Yes, we can't have sites that expose the immoral and illegal activities of copyright trolls exposing the immoral and illegal activities of copyright trolls, can we? We'll just have to see what the judge has to say about this exclusionary motion. And in support of its allegations about the content of these blogs, Malibu Media cites a friendly footnote from one of its rare wins [p. 2] -- a derogatory phrase penned by Judge Michael Baylson and co-opted in its entirety by Dallas Buyers Club for use in its threatening letters to alleged infringers.

Rather hilariously, Malibu Media uses an infrequently-used term to describe these blogs, in an equally-sad attempt to appear evenhanded.
Plaintiff, Malibu Media, LLC (“Plaintiff”) by and through undersigned counsel, hereby moves for the entry of an order precluding Defendant Michael Harrison (“Defendant”) and his counsel from referring to copyleft blogs at trial for any purpose...
Sensing the court may not be familiar with the concept of "copyleft," it is more fully described in the attached footnote:
“Copyleft” is the polite way of describing an anti-copyright ideology. “Freetards” is the degrading equivalent of “copyright trolls” when used in association with copyright producers.
With this handy guide to the nuances of the copyright debate now on the record, the case can presumably proceed safely. According to Malibu, the blogs that have long tracked its legal efforts have "no probative value" and the mere mention of the forbidden sites may "provoke" jurors into browsing these blogs during their downtime... which obviously won't win Malibu any new fans favorable jurors.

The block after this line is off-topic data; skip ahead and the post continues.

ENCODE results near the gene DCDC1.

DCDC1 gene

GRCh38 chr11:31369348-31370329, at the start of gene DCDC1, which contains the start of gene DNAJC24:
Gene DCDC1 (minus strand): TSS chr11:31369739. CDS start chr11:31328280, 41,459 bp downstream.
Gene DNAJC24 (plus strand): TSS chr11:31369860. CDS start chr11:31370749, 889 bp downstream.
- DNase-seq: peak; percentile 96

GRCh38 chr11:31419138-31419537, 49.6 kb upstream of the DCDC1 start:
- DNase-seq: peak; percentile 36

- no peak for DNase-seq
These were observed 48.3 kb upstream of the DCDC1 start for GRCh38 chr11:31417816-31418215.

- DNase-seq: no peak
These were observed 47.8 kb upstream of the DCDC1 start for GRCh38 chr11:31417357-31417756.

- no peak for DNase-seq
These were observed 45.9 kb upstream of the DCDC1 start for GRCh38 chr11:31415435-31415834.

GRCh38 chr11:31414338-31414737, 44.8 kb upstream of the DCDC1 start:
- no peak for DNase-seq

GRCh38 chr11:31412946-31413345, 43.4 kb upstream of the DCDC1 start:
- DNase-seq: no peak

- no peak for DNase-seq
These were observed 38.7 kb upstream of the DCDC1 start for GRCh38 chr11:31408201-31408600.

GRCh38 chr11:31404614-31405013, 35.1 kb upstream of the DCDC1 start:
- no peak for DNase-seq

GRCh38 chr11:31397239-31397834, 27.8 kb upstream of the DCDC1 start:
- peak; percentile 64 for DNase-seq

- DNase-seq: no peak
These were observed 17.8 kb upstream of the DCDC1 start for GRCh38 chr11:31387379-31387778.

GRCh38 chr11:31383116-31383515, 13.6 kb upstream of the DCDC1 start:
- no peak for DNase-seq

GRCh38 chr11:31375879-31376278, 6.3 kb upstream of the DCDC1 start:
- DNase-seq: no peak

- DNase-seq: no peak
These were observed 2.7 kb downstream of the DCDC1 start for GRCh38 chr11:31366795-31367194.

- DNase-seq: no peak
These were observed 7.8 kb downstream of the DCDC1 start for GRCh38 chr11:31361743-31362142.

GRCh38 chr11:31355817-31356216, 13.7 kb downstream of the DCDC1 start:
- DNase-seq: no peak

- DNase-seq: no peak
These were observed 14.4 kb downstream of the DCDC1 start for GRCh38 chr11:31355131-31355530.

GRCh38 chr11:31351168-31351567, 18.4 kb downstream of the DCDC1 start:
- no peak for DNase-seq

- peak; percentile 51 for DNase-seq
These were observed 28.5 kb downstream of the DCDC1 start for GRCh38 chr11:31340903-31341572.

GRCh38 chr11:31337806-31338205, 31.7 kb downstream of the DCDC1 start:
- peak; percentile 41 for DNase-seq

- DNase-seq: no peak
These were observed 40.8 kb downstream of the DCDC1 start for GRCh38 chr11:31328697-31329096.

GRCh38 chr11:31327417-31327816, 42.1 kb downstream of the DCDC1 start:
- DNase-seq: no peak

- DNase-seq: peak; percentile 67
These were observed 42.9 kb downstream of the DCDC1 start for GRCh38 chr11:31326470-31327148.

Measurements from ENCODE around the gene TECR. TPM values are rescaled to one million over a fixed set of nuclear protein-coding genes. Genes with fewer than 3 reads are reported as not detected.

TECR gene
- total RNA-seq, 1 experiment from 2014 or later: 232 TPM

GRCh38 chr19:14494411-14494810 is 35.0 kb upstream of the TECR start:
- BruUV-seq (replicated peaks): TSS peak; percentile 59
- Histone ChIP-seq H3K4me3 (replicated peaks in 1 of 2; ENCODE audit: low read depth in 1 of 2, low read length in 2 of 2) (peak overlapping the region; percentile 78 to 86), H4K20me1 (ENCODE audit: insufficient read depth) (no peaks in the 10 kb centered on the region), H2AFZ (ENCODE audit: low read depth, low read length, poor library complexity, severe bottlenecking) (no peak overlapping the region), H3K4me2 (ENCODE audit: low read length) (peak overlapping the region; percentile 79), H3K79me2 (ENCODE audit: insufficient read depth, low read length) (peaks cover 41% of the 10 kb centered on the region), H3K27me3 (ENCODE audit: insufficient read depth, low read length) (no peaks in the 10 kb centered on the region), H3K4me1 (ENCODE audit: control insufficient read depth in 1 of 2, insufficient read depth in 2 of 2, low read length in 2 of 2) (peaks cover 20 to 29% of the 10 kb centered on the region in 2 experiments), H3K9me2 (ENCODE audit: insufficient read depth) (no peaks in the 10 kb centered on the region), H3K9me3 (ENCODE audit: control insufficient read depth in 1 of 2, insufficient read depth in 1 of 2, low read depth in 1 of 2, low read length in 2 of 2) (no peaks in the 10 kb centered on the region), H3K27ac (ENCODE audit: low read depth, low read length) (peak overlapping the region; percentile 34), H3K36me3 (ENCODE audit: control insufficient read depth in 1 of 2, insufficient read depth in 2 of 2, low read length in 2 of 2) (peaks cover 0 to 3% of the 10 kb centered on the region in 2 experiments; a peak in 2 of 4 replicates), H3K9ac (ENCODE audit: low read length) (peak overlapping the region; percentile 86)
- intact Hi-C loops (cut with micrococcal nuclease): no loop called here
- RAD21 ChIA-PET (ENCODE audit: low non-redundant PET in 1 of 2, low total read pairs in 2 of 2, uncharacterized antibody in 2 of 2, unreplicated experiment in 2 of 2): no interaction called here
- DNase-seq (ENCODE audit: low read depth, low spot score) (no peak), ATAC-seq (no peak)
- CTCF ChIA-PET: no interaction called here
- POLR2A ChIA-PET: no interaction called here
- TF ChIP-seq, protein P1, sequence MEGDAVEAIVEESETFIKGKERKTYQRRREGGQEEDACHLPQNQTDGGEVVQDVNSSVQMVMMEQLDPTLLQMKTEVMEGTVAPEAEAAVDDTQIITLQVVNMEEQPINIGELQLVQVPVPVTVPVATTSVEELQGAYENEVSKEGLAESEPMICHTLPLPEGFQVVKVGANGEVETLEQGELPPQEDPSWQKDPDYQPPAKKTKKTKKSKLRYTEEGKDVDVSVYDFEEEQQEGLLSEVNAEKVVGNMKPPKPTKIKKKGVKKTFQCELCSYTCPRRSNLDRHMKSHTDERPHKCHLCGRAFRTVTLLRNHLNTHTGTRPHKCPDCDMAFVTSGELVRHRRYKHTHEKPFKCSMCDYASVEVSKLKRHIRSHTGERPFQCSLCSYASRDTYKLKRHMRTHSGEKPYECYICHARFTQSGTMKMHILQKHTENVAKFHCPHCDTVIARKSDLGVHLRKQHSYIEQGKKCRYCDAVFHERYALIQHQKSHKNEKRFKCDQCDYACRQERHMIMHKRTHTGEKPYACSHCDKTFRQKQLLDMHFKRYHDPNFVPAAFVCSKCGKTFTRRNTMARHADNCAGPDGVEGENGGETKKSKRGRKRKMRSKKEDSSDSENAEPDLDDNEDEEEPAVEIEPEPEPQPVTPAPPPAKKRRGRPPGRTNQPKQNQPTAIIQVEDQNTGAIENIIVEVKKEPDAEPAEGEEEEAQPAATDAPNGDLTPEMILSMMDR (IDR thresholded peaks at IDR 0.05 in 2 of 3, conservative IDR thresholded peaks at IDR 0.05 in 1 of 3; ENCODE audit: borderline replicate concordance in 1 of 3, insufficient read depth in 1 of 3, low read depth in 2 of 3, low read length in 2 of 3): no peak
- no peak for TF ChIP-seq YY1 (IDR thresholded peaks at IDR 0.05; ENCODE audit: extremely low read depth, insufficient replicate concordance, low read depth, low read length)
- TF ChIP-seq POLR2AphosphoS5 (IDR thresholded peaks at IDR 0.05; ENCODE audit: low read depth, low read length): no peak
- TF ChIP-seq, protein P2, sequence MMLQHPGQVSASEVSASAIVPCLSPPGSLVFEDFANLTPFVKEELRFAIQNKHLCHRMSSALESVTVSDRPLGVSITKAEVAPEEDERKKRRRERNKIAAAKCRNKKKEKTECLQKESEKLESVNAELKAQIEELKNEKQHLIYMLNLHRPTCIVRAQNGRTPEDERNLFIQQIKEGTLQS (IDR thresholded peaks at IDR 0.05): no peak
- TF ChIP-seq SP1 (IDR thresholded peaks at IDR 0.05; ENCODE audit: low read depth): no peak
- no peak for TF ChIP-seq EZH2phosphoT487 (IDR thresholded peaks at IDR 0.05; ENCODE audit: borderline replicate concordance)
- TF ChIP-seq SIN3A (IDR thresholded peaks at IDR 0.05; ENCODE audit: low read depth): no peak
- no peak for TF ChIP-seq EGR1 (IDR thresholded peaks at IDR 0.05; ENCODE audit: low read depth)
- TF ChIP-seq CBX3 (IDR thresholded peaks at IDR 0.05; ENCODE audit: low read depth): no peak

All in all, it's pretty much a vindication of the efforts made by Fight Copyright Trolls and Die Troll Die. If these were nothing more than storehouses for hyperbolic statements and woodchipper discussions, it's highly unlikely Malibu would be attempting to preemptively banish them from court.

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Posted on Techdirt - 23 July 2015 @ 1:57pm

Frivolous Serial Pro Se Litigant Upset Journalists Portrayed Him As A Frivolous Serial Litigant

from the loaded-legal-filing-pressed-directly-to-his-own-temple... dept

It's extremely difficult to win a defamation suit when the allegedly defamatory statements are THINGS THAT ACTUALLY HAPPENED.

It was, on the surface, a bit ironic. A pro se plaintiff who was mentioned in an article about serial filers of lawsuits sued the article's authors and the newspaper that printed it.

But the New London Day newspaper, reporter Karen Florin, executive editor Timothy Dwyer and Wyatt Kopp, who was interviewed by the newspaper, prevailed when a judge ruled that no one was defamed in an article that focused on the costs incurred by the court system and defendants when low-income plaintiffs whose court fees are waived file dozens of dubious claims.

"After viewing all the revised complaints and evidence in this case, the court cannot identify any statement by Kopp that can be legally construed as defamatory," wrote New London Superior Court Judge Terence Zemetis, who added that "stating that a lawsuit is frivolous is an expression of opinion and is not defamatory."
The plaintiff was Sylvester Traylor, a frequent pro se filer whose legal battles (mostly losing) can be found here, as well as other places around the internet. The article at the nominal center of this lawsuit (which was also filed against numerous other parties covering the same proposed bill targeting the abuse of in forma pauperis [waived fees] filing) didn't make any defamatory statements.

Everything Traylor took offense to was the direct result of Traylor's own litigious activities. The article simply cites his multiple filings, as well as judges' reactions to his "protracted legal battles." It even directly quotes court orders and opinions -- which are far more damning than anything posted at the New London Day.
In July 2012, the Second Circuit Court of Appeals dismissed one of Traylor's filings and warned him that "the continued filing of duplicative, vexatious, or frivolous appeals, mandamus petitions or motions may result in sanctions, including a leave-to-file sanction requiring Traylor to obtain permission from this Court prior to filing further submissions in this Court."

In a November 2012 order dismissing a case Traylor brought against 12 state legislators, court officials and an insurance company, Hartford Superior Court Judge Carl J. Schumann wrote that Traylor's "litigious ferver is perhaps understandable, but it has clearly reached the point of becoming unnecessarily costly, wasteful and fruitless."